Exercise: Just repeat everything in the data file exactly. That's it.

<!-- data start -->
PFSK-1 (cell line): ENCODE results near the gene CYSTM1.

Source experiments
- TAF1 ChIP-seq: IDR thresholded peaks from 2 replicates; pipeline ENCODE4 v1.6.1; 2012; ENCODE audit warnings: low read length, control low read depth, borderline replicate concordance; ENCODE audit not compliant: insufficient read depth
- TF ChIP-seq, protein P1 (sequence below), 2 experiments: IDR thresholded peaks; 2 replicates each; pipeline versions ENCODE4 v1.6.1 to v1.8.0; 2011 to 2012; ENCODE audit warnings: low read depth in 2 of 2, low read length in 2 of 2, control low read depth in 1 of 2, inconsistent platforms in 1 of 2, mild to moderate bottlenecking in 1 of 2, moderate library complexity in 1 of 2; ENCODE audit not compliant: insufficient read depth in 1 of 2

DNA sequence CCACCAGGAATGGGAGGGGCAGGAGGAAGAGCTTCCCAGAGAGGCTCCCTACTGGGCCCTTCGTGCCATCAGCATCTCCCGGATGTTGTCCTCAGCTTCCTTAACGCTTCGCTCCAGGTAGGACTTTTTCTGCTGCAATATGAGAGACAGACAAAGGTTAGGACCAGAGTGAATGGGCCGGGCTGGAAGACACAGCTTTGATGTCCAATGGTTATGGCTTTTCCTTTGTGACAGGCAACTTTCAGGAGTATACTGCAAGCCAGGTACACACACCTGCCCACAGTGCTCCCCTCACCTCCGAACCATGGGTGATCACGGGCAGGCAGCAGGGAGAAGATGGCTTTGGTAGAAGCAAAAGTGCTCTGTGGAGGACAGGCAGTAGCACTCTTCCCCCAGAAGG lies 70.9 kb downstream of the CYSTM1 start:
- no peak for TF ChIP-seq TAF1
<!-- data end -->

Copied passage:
PFSK-1 (cell line): ENCODE results near the gene CYSTM1.

Source experiments
- TAF1 ChIP-seq: IDR thresholded peaks from 2 replicates; pipeline ENCODE4 v1.6.1; 2012; ENCODE audit warnings: low read length, control low read depth, borderline replicate concordance; ENCODE audit not compliant: insufficient read depth
- TF ChIP-seq, protein P1 (sequence below), 2 experiments: IDR thresholded peaks; 2 replicates each; pipeline versions ENCODE4 v1.6.1 to v1.8.0; 2011 to 2012; ENCODE audit warnings: low read depth in 2 of 2, low read length in 2 of 2, control low read depth in 1 of 2, inconsistent platforms in 1 of 2, mild to moderate bottlenecking in 1 of 2, moderate library complexity in 1 of 2; ENCODE audit not compliant: insufficient read depth in 1 of 2

DNA sequence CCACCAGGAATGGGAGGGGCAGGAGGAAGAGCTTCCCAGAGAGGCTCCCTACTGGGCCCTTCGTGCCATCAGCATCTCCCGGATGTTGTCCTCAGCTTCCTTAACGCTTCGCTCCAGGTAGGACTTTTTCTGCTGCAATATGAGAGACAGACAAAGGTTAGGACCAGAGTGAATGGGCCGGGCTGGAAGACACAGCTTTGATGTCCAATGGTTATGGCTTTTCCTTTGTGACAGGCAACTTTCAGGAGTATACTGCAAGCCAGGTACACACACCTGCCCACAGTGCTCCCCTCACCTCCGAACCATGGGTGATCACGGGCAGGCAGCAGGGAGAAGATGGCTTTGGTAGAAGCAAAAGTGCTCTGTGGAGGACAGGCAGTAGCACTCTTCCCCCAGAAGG lies 70.9 kb downstream of the CYSTM1 start:
- no peak for TF ChIP-seq TAF1